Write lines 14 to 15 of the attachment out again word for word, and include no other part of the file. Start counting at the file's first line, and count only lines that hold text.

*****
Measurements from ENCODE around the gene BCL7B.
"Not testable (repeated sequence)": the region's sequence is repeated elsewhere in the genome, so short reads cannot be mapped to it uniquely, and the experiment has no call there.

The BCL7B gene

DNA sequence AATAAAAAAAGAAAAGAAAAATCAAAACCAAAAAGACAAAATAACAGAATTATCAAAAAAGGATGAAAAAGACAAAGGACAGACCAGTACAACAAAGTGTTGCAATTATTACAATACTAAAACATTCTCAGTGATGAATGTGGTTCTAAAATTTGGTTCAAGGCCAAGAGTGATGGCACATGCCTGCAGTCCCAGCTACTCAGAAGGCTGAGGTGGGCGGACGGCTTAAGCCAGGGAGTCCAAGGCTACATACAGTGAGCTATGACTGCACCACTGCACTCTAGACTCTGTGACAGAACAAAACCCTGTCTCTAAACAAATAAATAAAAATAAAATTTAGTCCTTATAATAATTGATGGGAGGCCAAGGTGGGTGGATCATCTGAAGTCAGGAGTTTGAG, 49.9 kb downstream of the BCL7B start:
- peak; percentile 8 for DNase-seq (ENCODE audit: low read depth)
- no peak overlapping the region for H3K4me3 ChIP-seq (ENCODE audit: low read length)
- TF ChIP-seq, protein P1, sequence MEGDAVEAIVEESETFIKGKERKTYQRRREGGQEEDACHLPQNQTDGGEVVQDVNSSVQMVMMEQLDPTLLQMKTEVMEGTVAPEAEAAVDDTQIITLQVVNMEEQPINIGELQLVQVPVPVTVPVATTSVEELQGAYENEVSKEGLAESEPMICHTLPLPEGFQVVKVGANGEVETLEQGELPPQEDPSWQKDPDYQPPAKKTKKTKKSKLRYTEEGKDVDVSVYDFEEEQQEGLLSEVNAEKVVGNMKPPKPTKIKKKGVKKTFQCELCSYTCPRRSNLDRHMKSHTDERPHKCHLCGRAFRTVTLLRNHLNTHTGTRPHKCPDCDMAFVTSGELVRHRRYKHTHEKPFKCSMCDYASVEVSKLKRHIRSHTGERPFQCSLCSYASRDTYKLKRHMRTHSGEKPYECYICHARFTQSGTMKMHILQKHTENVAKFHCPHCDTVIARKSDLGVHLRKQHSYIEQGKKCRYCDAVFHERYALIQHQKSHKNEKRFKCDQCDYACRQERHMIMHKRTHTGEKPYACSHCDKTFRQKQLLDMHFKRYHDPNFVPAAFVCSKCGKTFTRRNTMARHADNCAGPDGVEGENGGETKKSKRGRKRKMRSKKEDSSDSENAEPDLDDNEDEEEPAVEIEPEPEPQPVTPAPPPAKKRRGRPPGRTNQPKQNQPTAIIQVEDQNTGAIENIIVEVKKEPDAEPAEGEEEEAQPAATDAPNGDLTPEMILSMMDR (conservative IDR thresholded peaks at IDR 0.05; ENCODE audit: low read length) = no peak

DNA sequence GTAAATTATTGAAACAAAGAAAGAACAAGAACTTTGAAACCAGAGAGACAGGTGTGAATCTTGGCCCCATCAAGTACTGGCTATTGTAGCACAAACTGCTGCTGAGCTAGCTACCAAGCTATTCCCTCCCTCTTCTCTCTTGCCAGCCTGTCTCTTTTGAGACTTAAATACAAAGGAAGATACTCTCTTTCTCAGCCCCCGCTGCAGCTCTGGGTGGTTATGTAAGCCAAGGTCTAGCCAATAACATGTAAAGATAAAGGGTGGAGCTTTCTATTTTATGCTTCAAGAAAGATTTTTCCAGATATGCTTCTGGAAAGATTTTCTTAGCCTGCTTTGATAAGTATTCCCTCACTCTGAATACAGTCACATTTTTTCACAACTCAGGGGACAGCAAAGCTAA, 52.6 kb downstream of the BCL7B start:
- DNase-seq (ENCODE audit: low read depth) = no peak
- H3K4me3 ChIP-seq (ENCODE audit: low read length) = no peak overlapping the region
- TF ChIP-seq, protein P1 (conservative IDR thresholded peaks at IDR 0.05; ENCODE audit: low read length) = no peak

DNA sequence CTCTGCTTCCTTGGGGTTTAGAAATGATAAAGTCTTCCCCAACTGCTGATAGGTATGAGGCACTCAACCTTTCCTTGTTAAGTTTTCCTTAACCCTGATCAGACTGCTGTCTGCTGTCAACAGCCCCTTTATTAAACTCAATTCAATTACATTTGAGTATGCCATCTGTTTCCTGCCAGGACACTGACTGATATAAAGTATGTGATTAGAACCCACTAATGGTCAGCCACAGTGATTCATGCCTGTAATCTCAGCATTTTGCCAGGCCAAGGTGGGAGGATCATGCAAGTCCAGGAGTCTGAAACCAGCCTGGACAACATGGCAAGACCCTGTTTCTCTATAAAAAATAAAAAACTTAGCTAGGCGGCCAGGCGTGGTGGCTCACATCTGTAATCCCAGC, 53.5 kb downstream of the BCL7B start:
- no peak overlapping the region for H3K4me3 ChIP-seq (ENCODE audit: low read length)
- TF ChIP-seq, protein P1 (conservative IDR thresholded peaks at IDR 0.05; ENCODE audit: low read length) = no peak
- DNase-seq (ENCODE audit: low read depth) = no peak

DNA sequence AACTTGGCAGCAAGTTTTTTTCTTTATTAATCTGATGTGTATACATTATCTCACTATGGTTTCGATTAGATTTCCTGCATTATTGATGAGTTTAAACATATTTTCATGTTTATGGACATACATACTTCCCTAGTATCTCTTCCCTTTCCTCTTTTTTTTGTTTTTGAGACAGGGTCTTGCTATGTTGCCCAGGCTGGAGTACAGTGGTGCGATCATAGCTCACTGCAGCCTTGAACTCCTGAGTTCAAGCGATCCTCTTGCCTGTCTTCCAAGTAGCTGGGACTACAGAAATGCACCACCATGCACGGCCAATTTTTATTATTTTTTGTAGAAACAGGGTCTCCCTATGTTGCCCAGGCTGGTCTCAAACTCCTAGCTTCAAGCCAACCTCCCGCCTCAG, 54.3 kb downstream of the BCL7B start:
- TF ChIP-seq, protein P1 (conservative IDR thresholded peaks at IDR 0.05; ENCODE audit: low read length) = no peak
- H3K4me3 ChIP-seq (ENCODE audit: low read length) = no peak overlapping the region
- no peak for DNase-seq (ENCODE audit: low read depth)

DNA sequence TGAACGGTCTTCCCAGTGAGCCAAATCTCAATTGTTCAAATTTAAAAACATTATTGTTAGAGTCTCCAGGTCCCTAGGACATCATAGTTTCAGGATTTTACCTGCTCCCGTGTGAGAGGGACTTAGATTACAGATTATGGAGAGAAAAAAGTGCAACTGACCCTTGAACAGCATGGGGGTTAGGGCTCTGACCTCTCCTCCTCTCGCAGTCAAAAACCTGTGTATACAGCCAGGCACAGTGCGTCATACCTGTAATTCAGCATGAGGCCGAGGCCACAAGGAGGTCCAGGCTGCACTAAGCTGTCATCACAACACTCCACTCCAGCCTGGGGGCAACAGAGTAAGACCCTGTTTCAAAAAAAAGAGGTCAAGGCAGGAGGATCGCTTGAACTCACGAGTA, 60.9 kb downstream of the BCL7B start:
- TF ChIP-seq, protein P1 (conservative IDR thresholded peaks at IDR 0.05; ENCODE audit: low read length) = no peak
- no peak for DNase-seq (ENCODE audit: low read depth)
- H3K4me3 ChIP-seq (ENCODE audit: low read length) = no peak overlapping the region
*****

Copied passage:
- TF ChIP-seq, protein P1 (conservative IDR thresholded peaks at IDR 0.05; ENCODE audit: low read length) = no peak
- DNase-seq (ENCODE audit: low read depth) = no peak